The ability of animals to act in a bioremediative capacity is not widely known. Animals are rarely considered for bioremediation initiatives due largely to ethical or human health concerns. Nonetheless, specific examples in the literature reveal that many aquatic species, including species employed in aquaculture, are effective remediators of metals, microbial contaminants, hydrocarbons, nutrients and persistent organic pollutants. We introduce zoological equivalents of the definitions used in the phytoremediation literature (zooextraction, zootransformation, zoostabilisation and animal hyperaccumulation), to serve as useful benchmarks in the evaluation of candidate animal species for zooremediation initiatives. Further, we present a case study assessing the deployment of pearl oysters to remove metals and nutrients from aquatic ecosystems.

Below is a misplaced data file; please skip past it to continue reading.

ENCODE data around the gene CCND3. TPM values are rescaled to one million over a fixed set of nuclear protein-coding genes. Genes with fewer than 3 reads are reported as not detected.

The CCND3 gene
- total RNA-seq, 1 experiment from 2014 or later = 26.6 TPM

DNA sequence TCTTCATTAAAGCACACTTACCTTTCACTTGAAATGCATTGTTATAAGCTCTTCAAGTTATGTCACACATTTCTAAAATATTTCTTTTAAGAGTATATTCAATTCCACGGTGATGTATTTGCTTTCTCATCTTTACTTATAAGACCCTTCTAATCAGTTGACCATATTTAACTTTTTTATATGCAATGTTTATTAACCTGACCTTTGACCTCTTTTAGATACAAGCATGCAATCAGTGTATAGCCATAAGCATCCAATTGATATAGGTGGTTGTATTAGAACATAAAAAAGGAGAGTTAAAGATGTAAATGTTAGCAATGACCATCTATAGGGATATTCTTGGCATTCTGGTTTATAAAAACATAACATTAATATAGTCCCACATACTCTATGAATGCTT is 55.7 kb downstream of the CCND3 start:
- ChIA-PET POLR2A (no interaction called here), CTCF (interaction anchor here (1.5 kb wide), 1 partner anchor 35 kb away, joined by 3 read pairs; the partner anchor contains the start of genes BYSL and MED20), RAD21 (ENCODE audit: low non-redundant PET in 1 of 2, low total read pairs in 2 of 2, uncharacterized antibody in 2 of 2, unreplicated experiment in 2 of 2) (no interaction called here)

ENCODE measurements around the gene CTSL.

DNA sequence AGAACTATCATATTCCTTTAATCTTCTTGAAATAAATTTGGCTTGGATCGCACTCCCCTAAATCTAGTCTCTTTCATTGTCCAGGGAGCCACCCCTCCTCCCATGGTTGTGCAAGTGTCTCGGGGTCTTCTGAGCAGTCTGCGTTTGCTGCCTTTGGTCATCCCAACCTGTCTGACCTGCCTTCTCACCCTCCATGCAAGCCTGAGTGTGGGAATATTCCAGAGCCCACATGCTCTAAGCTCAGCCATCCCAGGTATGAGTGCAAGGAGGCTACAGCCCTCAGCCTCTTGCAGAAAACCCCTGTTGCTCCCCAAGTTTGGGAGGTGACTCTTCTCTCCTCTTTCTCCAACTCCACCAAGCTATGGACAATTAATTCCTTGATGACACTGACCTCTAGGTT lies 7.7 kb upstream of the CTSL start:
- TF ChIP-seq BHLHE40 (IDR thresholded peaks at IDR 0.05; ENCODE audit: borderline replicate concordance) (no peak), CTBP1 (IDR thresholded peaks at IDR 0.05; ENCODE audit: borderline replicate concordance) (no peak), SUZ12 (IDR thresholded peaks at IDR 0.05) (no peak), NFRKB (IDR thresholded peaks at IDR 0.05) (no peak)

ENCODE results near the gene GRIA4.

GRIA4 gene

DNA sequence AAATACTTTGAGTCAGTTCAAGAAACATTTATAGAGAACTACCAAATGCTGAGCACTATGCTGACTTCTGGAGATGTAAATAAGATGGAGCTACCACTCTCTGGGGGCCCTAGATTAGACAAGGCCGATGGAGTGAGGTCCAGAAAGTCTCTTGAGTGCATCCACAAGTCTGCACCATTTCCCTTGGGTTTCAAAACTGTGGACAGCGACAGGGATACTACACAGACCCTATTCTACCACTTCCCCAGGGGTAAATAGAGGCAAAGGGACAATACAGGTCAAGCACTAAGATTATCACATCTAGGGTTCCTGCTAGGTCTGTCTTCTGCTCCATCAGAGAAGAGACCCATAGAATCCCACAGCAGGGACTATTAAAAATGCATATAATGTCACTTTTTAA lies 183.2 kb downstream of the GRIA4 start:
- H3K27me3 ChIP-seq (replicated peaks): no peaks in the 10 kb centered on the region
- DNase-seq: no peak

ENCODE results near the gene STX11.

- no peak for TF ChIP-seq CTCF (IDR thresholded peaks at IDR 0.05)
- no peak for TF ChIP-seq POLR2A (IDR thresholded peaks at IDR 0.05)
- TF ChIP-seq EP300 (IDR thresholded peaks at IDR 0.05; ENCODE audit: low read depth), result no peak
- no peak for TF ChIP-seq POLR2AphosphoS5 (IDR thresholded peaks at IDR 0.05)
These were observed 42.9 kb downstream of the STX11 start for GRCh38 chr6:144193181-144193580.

|Title of host publication||New technologies in aquaculture|
|Subtitle of host publication||Improving production efficiency, quality and environmental management|
|Editors||Gavin Burnell, Geoff Allan|
|Place of Publication||Cambridge|
|Number of pages||19|
|Publication status||Published - 2009|